The Courtesan’s Courtship

Rake’s Revenge

Saving Sarah

A Wild Justice

 

 
Unlacing Lilly
by Gail Ranstrom 
ISBN (Harlequin, $5.99. PG-13)  ISBN 0373-29512-X
****
Gail Ranstrom likes to write about the fringe of the ton, involving the spy world and often pulling in the often seedier side of London. She does them all in this tale and even though there are a few bumps along the way, Unlacing Lilly is an enjoyable book.

Lilly O’Rourke comes from family that is genteel but on the edge of society.  Her sister Bella married well, and that helped. Another sister, Cora, was killed and Gina, her younger sister was kidnapped and rescued at the last minute. The villains are a group known as the Brotherhood and while many were captured, there are still a few on the loose. The belief is that they are members of the ton.

Lilly has decided to “sacrifice” herself on the marriage mart in order to gain security for her mother and in hopes that Gina will recover and find a husband. Her intended is the son of the Duke of Rutherford, Lord Olney. While he is nice and seems to want her, he also makes her uneasy at times. But despite his mother’s objections, they are betrothed and the wedding is set.

Devlin Farrell is seen as a hero in Whitechapel and has risen from the slums to owning a pub. He is rich, but keeps it to himself. He grew up poor and is determined to help those in need. He works for the Home Office at times and was instrumental in breaking the Brotherhood, as they preyed on young innocent women. But his primary goal in life is to seek revenge on the Duke of Rutherford and his heir. Devlin is the Duke’s bastard son, the result of the rape of his governess mother. Rutherford and Olney not only refused aid but laughed at their predicament when Devlin’s mother asked for help as she was dying.  Devlin is determined to make them pay.

His scheme is to steal Lilly from the altar, keep her a few days and then send her back, humiliating Olney and thus the Duke. He means her no harm and actually finds her charming. Despite the fact that her brother-in-law is a friend and Devlin knows he is ruining Lilly’s life, he carries out the action.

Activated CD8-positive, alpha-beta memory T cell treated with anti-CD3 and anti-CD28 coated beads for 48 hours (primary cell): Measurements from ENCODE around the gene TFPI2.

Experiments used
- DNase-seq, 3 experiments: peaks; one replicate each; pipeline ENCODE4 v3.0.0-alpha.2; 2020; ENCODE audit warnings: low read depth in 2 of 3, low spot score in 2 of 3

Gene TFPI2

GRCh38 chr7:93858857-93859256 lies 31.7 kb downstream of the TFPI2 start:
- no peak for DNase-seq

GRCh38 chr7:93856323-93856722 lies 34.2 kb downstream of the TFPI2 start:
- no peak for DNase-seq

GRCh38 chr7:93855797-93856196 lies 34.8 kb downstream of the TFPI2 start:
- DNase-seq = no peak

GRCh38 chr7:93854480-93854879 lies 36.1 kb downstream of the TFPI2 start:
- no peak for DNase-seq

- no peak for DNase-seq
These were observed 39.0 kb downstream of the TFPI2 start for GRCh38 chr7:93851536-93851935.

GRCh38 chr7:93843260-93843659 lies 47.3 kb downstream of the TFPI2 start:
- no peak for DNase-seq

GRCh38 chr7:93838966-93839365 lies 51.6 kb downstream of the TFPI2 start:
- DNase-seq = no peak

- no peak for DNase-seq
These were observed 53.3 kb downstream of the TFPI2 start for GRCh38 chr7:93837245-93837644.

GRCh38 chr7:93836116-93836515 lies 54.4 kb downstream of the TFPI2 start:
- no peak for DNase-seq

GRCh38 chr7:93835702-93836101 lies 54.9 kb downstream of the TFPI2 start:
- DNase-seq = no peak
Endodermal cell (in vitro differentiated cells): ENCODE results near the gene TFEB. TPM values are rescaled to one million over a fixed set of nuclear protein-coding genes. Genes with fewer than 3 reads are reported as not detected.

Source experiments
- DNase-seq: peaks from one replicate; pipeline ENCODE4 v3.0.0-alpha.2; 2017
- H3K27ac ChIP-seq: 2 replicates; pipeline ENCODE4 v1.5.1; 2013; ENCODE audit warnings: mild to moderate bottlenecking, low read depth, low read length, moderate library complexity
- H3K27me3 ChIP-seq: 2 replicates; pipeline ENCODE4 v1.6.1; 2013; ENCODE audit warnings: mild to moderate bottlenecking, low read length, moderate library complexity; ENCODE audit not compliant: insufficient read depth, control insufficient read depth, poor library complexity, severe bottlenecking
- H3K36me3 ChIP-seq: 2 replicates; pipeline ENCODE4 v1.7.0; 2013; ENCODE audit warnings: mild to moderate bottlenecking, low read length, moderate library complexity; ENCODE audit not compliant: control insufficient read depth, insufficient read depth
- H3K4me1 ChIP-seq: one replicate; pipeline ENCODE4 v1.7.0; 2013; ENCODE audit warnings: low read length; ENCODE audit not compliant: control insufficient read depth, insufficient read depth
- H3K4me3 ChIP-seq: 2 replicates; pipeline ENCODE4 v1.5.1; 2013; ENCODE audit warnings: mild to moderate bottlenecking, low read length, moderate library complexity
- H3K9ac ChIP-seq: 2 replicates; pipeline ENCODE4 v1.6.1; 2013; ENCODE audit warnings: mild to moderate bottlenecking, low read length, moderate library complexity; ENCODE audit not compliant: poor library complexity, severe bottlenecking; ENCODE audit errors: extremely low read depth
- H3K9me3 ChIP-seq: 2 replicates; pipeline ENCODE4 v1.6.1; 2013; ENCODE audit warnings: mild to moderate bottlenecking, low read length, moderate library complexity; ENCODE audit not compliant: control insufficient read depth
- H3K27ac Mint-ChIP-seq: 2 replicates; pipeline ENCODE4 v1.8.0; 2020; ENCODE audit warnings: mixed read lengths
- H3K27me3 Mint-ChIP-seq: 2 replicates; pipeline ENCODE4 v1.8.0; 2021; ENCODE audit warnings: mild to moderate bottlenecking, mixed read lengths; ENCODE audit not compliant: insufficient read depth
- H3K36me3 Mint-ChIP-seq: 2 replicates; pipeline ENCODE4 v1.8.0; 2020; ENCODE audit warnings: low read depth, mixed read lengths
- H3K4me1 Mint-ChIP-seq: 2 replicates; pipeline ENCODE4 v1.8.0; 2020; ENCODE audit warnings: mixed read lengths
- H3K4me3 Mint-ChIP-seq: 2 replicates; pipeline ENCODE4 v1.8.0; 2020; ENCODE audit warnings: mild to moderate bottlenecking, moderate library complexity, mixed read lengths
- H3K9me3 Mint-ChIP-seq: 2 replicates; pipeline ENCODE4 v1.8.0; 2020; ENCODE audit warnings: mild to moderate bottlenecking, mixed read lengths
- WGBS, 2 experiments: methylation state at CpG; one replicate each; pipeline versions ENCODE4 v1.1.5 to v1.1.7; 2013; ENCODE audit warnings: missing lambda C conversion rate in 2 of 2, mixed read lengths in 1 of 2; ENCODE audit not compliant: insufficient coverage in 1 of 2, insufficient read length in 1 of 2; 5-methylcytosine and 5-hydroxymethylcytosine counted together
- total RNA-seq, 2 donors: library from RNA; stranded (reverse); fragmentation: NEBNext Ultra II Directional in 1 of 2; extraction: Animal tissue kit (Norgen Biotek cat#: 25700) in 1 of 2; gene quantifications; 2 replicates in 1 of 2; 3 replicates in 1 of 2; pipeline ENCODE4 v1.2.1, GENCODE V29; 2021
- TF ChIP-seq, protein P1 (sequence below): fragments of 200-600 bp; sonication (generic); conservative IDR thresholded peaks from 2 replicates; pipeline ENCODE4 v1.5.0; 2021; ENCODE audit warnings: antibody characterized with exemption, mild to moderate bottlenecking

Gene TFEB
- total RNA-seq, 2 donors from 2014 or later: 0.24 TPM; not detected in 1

Ranstrom throws in all kinds of interesting interludes. There are gypsies, misplaced “stolen” jewels, the search for the rest of the brotherhood and the attraction Lilly and Devlin face. It is the attraction that keeps the story interesting. When these two share a scene, the subtle humor is delightful, the banter is fun and there is often heat. The love scenes are minimal but worth it and as you might guess, the “unlacing” is part of these scenes. But the title also refers to Devlin’s ability to get Lilly to see things differently and open her eyes to a new world. The story about Devlin unfolds slowly and there are some twists that keep the reader guessing. 

The bumps are really from both Lilly and Devlin when they are confronted with information about the other. Lilly is quick to assume Devlin is a scoundrel and Devlin assumes Lilly played him false. Luckily they learned quickly and these lapses are minor compared to the development of their feelings.

My recommendation is to pick up Unlacing Lilly and enjoy as the story unfolds.  

--Shirley Lyons 


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